Let's take a look at the 2nd argument of this REGEXP function: '^[0-9]+$'. Translated it would mean: start at the beginning of the string, check if there's one or more characters in the range between '0' and '9' (also called a matching character list) until the end of this string. "^", "[", "]", "+", "$" are all Metacharacters.
WITH t AS (SELECT '456' col1 FROM dual UNION SELECT '123x' FROM dual UNION SELECT 'x123' FROM dual UNION SELECT 'y' FROM dual UNION SELECT '+789' FROM dual UNION SELECT '-789' FROM dual UNION SELECT '159-' FROM dual UNION SELECT '-1-' FROM dual ) SELECT t.col1 FROM t WHERE NOT REGEXP_LIKE(t.col1, '^[0-9]+$') ;
Addendum: Here I have to use both "?" and "*" to make sure, that I can have 0 to many digits after the decimal point, but only 0 to 1 occurrence of this substrings. Otherwise, strings like "220.127.116.11" would be possible, if I would write it like this:
Some of you now might say: Hey, what about signed decimal numbers? You could of course combine all the ideas so far and you will end up with a very long and almost unreadable search pattern, or you start combining several regular expression functions. Think about it: Why put all the search patterns into one function? Why not split those into several steps like "check for a valid decimal" and "check for sign".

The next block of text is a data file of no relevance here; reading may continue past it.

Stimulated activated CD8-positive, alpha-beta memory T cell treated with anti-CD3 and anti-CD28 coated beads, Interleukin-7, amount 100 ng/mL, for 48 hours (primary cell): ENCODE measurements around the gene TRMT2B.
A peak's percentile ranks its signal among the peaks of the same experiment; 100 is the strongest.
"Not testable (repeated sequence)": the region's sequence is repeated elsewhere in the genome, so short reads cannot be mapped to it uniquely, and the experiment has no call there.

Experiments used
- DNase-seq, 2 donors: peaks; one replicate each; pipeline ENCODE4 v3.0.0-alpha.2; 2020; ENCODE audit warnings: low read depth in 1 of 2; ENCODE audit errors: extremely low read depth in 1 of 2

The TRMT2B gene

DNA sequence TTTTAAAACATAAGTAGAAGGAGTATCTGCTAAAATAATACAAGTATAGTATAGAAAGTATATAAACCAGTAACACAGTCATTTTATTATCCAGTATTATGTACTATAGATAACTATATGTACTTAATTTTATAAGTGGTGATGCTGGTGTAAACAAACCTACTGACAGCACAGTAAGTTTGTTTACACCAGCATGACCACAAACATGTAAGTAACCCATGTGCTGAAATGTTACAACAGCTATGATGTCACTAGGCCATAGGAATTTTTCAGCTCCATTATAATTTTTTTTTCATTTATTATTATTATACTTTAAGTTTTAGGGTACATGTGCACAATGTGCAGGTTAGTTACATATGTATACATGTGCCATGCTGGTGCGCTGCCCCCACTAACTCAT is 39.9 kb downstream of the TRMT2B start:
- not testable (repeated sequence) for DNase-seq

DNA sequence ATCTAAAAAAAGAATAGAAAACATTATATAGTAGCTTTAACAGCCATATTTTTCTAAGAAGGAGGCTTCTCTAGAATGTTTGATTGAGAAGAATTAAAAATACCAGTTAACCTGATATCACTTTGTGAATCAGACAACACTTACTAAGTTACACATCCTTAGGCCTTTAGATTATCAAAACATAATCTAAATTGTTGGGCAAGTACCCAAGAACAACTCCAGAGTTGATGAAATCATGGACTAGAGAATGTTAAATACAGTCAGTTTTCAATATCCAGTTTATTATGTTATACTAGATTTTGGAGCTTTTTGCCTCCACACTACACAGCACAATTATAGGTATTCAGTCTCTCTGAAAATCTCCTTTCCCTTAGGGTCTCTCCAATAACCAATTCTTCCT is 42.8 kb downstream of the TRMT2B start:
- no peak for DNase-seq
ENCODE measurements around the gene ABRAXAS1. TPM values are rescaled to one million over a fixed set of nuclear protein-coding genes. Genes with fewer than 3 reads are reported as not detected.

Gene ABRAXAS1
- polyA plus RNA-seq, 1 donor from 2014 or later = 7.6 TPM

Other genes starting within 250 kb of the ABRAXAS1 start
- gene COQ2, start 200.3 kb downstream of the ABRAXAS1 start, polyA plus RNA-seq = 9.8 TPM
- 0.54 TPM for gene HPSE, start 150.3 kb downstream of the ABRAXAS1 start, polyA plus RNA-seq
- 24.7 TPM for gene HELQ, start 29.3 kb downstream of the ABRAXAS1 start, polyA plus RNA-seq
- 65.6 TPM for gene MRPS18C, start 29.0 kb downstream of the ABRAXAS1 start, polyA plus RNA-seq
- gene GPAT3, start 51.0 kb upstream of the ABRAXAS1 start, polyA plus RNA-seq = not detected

From this select, the only rows I need to find are those with the column values "." and "-1.1-". I'll start this with a check for valid signs. Since I want to combine this with the check for valid decimals, I'll first try to extract a substring with valid signs through the REGEXP_SUBSTR function:
WITH t AS (SELECT '0' col1 FROM dual UNION SELECT '0.' FROM dual UNION SELECT '.0' FROM dual UNION SELECT '0.0' FROM dual UNION SELECT '-1.0' FROM dual UNION SELECT '.1-' FROM dual UNION SELECT '.' FROM dual UNION SELECT '-1.1-' FROM dual ) SELECT t.* FROM t ;
Remember the OR operator and the matching character collections? But several "^"? Some of the meta characters inside a search pattern can have different meanings, depending on their positions and combination with other meta characters. In this case, the pattern translates into: from the beginning of the string search for "+" or "-" followed by at least another character that is not "+" or "-". The second pattern after the "|" OR operator does the same for a sign at the end of the string.
NVL(REGEXP_SUBSTR(t.col1, '^([+-]?[^+-]+|[^+-]+[+-]?)$'), ' ')
Now the optional sign checks in the REGEXP_LIKE argument can be added to both ends, since the SUBSTR won't allow any string with signs on both ends. Thinking in regular expression again.
WHERE NOT REGEXP_LIKE(NVL(REGEXP_SUBSTR(t.col1, '^([+-]?[^+-]+|[^+-]+[+-]?)$'), ' '), '^[+-]?(\.[0-9]+|[0-9]+(\.[0-9]*)?)[+-]?$' )